Pay-for-Performance Doesn't Improve Hospital Care: Study
Tuesday, June 5, 2007; 12:00 AM
TUESDAY, June 5 (HealthDay News) -- Trying to improve medical care by giving hospitals extra money to follow treatment guidelines doesn't make a difference in the end, new research contends.
However, the researcher who led the study said it's too early to give up on the pay-for-performance concept.
"What we found was that all the hospitals in the study improved over time: those in the improvement group, which received money, but also those in the control group," said Dr. Seth W. Glickman, an assistant professor in the division of emergency medicine at Duke University. "All reduced errors at the same rate over time and had the same improvement in survival over time."
In 2003, the Centers for Medicare and Medicaid Services (CMS) launched the largest pay-for-performance pilot project ever in the United States. It included financial incentives for sticking to heart attack care guidelines, the study said.
A first look at data from 54 hospitals in the "pay-for-performance" group found some improvement in performance, such as better attention to the rule for prescribing aspirin in heart attack cases, according to the report published in the June 6 issue of theJournal of the American Medical Association.
But when the researchers looked at comparable data from 446 hospitals with a voluntary quality improvement program that paid no money, they found similar improvements in quality of care and outcome.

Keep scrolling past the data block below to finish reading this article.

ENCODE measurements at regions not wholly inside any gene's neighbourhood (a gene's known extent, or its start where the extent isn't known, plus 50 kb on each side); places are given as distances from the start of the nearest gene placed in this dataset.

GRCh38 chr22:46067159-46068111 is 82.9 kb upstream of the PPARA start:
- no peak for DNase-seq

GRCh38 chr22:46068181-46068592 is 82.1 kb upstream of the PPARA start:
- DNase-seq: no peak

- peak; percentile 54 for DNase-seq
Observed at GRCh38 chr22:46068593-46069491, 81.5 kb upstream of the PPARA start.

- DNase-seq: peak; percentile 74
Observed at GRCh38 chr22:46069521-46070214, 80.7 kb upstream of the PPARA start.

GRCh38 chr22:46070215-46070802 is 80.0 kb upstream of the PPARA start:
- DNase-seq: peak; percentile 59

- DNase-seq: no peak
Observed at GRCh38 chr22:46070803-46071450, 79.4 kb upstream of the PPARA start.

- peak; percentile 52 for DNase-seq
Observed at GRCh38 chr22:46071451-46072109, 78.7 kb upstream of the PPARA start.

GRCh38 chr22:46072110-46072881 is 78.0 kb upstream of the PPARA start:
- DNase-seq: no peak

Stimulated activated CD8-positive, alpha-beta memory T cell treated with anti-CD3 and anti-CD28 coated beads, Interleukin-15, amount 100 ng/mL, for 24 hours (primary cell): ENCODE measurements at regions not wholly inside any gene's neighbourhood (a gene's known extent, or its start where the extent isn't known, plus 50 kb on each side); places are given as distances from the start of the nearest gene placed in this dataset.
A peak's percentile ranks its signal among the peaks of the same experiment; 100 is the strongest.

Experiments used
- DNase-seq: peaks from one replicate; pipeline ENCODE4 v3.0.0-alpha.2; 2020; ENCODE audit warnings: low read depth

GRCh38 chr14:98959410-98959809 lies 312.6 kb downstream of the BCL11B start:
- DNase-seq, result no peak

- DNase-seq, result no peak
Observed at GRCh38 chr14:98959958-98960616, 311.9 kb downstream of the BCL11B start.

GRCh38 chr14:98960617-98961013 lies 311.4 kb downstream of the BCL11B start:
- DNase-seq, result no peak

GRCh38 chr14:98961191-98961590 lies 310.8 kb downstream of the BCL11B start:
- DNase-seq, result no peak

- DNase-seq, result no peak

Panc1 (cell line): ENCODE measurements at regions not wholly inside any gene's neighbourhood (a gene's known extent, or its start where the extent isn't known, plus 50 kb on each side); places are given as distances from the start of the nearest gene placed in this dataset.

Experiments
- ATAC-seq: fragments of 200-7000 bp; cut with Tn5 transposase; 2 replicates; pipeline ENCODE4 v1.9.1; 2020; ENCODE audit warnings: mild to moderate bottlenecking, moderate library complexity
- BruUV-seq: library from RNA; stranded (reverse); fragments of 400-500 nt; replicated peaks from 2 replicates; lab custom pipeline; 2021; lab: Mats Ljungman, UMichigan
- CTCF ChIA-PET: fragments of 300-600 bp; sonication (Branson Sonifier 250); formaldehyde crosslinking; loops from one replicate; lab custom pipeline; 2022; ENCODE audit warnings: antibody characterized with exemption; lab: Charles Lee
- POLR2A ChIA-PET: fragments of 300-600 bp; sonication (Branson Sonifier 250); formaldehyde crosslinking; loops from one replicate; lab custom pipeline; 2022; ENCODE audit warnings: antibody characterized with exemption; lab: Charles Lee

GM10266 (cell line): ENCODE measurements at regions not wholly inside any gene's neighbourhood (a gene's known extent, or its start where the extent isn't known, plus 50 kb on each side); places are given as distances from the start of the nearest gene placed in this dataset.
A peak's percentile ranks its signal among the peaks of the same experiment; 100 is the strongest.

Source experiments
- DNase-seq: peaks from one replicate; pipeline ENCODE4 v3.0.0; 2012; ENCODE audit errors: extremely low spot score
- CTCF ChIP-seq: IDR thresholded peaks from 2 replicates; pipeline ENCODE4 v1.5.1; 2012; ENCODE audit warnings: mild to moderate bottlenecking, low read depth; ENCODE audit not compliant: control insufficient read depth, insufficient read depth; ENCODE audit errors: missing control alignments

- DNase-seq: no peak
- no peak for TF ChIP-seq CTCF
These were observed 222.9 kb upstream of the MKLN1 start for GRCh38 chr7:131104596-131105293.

"But I don't think this is the end of the pay-for-performance idea," Glickman said. "It is the end of the beginning."
What the research looked at was "an initial pilot program," he said. "Certainly, moving forward we need to evaluate what went right and what went wrong."
Maybe the financial incentives in the program were not big enough, Glickman added. "Overall, the bonus pool in the pay-for-performance program was relatively small in terms of the overall payments," he noted.
A total of $17.55 million was paid to hospitals over the two years covered by the study.
Pay-for-performance "is here to stay and could be an important part of quality improvement as we go forward," Glickman said. "We need to develop optimum incentives as we go forward."
One problem in evaluating the results is that all the hospitals were performing at relatively high levels, said Dr. Albert Wu, a health policy and management professor at Johns Hopkins University School of Public Health.